The first time I saw Anthony Bourdain on television I thought he was a pretty cocky ass. Parading on camera with some devil-may-care attitude and snide remarks. That’s the problem with first impressions, they aren’t always right.

Maybe you need to work in a professional kitchen to appreciate Bourdain. But having read his books I have a new found appreciation for the guy. If you aren’t familiar with him, and I can’t believe you aren’t, you need to be. A former chef, his ability to describe food and the subculture of the kitchen is amazing. The more I watch “No Reservations” the more I see the humanitarian side of Bourdain. Sorry Anthony, you’ve been outed.

That’s what I like about the restaurant business. A strange collection of people for sure but every one of them has a kind streak that can take the uninitiated off guard. From the pot washer without a pot to pee in to the hostess, they’re all willing to lend a hand if needed.

Michael Ruhlman is another amazing food writer. What sets Ruhlman apart from most is the guy actually knows what the hell he’s talking about. He’s trained in the art, he’s worked the kitchen. Chances are he’s slogged dishes in the pit as well. Read his blog. He’s dedicated and, like Bourdain, he gets it.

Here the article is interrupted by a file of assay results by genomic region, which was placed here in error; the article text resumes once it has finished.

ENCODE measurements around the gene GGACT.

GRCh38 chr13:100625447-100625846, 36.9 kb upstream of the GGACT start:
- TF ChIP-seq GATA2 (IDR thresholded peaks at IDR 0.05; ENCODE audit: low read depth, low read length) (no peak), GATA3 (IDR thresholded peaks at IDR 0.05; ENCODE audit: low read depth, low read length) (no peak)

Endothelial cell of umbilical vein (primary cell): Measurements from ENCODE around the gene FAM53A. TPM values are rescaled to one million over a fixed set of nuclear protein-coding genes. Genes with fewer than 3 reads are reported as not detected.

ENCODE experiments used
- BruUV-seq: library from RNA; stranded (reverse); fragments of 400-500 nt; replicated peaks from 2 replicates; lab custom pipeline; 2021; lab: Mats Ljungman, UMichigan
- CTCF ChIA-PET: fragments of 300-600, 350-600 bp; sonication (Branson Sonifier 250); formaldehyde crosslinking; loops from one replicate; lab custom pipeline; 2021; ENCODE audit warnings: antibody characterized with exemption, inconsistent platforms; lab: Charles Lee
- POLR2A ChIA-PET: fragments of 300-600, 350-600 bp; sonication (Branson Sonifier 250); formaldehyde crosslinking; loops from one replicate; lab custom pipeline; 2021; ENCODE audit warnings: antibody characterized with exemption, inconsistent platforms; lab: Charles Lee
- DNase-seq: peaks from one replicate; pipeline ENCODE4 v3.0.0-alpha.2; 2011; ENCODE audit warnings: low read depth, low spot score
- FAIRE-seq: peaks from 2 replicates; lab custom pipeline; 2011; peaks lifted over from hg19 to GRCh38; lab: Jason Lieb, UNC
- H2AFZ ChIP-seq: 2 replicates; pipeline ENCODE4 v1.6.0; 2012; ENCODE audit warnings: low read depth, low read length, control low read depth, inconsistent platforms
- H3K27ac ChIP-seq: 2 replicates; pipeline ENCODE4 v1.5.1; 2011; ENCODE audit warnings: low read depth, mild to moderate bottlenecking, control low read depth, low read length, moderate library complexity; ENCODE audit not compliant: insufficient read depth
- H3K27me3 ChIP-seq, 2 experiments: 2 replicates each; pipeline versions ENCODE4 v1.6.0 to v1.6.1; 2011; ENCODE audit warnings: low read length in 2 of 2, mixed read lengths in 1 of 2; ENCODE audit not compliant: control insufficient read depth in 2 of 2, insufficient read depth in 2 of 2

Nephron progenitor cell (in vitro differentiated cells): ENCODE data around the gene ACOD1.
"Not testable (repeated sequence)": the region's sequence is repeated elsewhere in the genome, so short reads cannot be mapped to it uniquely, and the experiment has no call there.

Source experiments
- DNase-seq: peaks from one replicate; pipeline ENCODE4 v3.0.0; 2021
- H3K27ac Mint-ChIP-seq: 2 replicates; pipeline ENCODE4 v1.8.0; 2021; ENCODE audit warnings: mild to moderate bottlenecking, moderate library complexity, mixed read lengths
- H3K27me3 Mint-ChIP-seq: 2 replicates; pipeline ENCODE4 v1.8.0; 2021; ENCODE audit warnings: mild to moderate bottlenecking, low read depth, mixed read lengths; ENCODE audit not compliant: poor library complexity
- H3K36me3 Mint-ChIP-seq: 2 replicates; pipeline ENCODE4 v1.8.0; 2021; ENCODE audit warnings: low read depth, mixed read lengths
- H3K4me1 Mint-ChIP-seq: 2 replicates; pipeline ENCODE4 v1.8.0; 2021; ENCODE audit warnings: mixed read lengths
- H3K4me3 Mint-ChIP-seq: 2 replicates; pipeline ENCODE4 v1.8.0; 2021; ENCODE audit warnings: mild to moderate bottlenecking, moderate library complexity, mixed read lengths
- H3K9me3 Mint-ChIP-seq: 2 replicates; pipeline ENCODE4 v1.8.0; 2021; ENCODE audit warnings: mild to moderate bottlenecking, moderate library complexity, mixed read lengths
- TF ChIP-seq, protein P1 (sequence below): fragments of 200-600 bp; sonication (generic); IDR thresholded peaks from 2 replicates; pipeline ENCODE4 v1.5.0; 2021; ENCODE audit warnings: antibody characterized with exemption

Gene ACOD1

Ruhlman and I had lunch one day when he was at the CIA (The Culinary Institute of America) researching The Reach of a Chef. During family meal at the Colavita Center’s Caterina restaurant we spoke about the toll this industry can take on relationships. I don’t recall the details but he’s a pretty cool guy. If you were to ask Michael about the conversation he probably won’t even remember it.

If you are serious about the craft of cooking or if you love food you need to know these two people.

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